Hip hop and you don’t stop … breaking down Asian stereotypes

One of high school student Steven Cong’s greatest passions is hip hop music. This is why he’s organizing a concert called Words of One People with some of his favorite Asian American artists. They are 1: Canary Sing 2: Know Choice 3: G.O.W.E. 4: Massiah 6: Nam and 7: Inglish (Photo 5 is Know Choice (right) with his co-performer DJ Rise.)

By Vivian Nguyen
Northwest Asian Weekly

For most high school students, typical after-school activities may include competing in a high school sport, performing in a music group, or planning the layout for the school yearbook.

But for Steven Cong, a 17-year-old senior from Governor John Rogers High School in Puyallup, extracurricular activities include coordinating events around one of his biggest passions, hip hop music.

“I’ve always loved hip hop,” said Cong. “And I believe there’s a rich history and culture between Asian Americans and hip hop right now.”

In light of the China earthquake in 2008, Cong held a hip hop benefit concert at his high school to raise funds for the victims. With the profits going to UNICEF, the event was a success, and it inspired him to organize another show with a specific focus — a concert named Words of One People — that aims to showcase Asian American hip hop talent to diffuse stereotypes between race and music.

“While we’re still a minority, and we have a ways to go to prove ourselves in certain fields, I think that [hip hop music] is a great way for us to express ourselves in a new light,” said Cong.

Cong tracked down and booked emerging artists from hip hop blogs that he follows.  As well, he got in touch with performers who he had worked with for his previous benefit concert. He then secured a venue at The Vera Project, a nonprofit music-arts center, run by and for youth.

He quickly found sponsors that were eager to support the event. These groups included the Vietnamese Student Association at Seattle University, the UmojaFest P.E.A.C.E. Center, and Ulysses’ Social Media Marketing Company.

“I hope this concert will bring visibility and awareness to the Asian community in a genre that doesn’t exist today,” said Gil Gido, principal consultant of Ulysses’ Social Media Marketing Company and president of the National Association of Asian American Professionals in Seattle.

“It’s important to give leadership opportunities back to our community. Today, there are a lot more Asians, and with our populations growing and reaching areas where we have no role-models, like hip hop music, I see these [concert] artists as pioneers for the industry.”

Performing hip hop music as a hobby has also risen among Asian American youth in past years. Andrew Fung, one of the concert’s slated performers (his stage name is Inglish), developed a huge passion for the genre at a young age.

“My older brother introduced me to hip hop, so I was always listening to it as a kid,” said Fung. Although Fung dabbled with creating music, the thought of performing had never crossed his mind until he hosted a junior high talent show. His first experience on stage brought a rush that quickly hooked him to performing.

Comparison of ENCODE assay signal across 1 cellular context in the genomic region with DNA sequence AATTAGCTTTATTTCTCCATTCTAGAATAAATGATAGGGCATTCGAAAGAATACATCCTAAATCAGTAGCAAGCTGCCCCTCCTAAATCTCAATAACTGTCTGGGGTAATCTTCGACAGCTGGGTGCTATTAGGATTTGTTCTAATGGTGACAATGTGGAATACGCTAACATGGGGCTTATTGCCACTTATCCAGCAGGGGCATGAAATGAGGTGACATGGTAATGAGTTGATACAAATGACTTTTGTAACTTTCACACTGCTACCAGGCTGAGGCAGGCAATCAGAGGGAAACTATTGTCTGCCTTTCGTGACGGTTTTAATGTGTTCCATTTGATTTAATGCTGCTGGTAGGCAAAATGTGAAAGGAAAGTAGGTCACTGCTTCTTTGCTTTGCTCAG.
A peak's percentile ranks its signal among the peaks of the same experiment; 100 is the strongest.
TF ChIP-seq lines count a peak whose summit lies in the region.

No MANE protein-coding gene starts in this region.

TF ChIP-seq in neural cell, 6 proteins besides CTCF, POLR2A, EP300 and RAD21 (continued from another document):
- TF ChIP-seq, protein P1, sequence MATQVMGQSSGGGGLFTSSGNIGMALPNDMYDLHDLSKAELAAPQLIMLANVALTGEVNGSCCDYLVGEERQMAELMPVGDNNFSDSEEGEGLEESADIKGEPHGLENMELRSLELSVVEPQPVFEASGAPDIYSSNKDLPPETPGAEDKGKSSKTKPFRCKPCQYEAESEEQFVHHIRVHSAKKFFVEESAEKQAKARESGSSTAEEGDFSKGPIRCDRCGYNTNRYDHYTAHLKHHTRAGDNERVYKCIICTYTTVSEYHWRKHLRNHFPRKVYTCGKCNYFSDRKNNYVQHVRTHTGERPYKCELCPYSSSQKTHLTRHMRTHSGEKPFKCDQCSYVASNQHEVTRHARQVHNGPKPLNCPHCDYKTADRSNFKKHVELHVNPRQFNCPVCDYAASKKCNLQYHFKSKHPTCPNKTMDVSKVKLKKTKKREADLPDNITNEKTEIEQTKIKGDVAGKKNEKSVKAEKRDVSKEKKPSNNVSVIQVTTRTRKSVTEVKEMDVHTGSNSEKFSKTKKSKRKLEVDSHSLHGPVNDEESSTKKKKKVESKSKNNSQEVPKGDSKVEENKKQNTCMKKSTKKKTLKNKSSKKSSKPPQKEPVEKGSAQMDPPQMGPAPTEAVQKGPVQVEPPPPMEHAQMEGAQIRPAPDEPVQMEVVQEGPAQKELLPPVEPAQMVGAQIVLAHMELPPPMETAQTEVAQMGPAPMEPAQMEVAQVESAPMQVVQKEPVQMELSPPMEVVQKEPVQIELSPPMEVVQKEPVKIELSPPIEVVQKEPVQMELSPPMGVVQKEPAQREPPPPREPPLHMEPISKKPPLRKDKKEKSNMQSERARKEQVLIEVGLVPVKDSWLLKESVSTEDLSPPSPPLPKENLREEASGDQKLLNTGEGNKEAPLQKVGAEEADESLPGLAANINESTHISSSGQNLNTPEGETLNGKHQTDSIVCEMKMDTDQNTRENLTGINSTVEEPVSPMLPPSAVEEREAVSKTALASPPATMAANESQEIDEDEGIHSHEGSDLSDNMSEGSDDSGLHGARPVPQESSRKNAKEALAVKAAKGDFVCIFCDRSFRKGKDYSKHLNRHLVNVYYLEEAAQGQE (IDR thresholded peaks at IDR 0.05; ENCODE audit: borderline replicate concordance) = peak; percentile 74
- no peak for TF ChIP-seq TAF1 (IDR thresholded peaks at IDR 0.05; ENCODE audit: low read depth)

“I do see more Asian Americans coming out onto the music scene, and they’re taking hip hop more seriously than ever now — specifically a lot more youth,” said Cham Ba, another concert artist (known by his stage name, Massiah).

Ba also embraced hip hop performance as a young adolescent and gained his reputation by networking locally with friends in the underground hip hop scene.

“Our music community is growing and for it to prosper, we really need to start organizing after-school programs targeting Asian American youth so they can learn about the art form from an early age,” said Ba.

But even with the emergence of Asian American hip hop artists, many artists understand the difficult reality of changing perceptions in this genre.

“I want to break a stereotype, but I understand you cannot break all since more come from that. It’s an ugly cycle,” said Fung.

“But I do want to show that Asian Americans can perform really well and have a good time, too — so I’m doing this concert for them.”

“There are many stereotypes about what Asian American kids need to become when they’re older,” adds Cong. “But with this concert, I hope people take away the message that anything is possible … you can really do anything if you’re set on it.”

In addition to Inglish and Massiah, the Words of One People concert will feature hip hop acts G.O.W.E. (Gifted On West East), Know Choice, Nam, and Canary Sing. Sonny Bonoho will host the event with DJ Sureal of 206 Zulu Nation serving as the  DJ. A portion of the proceeds will return to The Vera Project and the Asian Student Association at Governor John Rogers High School. ♦

The Words of One People concert will take place at The Vera Project at Seattle Center on Feb. 27, 8:00-11:30 p.m. Tickets are $9. All ages welcome. For more information, visit www.theveraproject.org.

Vivian Nguyen can be reached at info@nwasianweekly.com.

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